Tracee Ellis-Ross and Malcolm Jamal-Warner star in BET'a 'Reed Between the Lins'

*The LA Times‘ Greg Braxton has written an interesting piece on the disappearance of black family sitcoms from network TV since ‘The Cosby Show” back in the eighties. One of the few exceptions is BET’s “Reed Between the Lines.”

Braxton points out that despite hundreds of new TV channels and the popularity of “The Cosby Show” – and subsequent series featuring minority families such as “My Wife and Kids,” “George Lopez” and “Ugly Betty” – ethnic families are still a rarity on the small screen today.

Family comedies once dominated the networks decades ago, but now these programs have had been a tougher time breaking into prime time as audiences have gravitated toward edgier fare with more mature content. Of course, there are still family comedies on the air, but of those almost all of them focus primarily on white families – “The Middle, “Up All Night,” “Raising Hope” and “Last Man Standing,” for example. TBS’ “Are We There Yet?” and Fox’s animated “The Cleveland Show” are the only other family-oriented comedies starring African American families. And mixed-race or ethnic families, such as on ABC’s “Modern Family,” are also scarce.

“I’ve seen this movie before,” Bill Cosby said in a recent interview. “How is it that there are people of color who are CEOs of companies, that are presidents of universities, but there is no reflection of that on the networks? It is arrogance and it is narcissism. Even the commercials have more black people than the programs.”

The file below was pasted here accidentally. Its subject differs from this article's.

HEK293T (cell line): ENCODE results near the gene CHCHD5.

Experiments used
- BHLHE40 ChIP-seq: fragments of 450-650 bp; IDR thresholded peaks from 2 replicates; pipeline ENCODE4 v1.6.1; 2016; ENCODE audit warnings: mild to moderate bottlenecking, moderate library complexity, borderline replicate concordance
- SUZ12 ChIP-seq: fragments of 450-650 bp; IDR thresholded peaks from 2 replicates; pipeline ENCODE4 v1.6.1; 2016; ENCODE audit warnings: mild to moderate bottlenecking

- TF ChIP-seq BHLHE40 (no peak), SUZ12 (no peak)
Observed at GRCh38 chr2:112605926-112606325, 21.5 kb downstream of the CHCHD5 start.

Network honchos, particularly at the four major networks, continue to stress they consider diversity to be a priority both in front of and behind the camera. But progress has been slow in both places. A survey conducted by the Directors Guild of America of more than 2,600 television episodes from 170 scripted TV series for the 2010-11 season found that white males directed 77% of all episodes, and white females directed 11% of all episodes. Minority males directed 11% of all episodes and minority females directed just 1% of the shows, according to the DGA survey.

“Look at the huge number of comedies. There is no black presence,” said Doug Alligood, a senior vice president at BBDO, a New York-based ad agency. “We’re back to where we were in the ’80s.”

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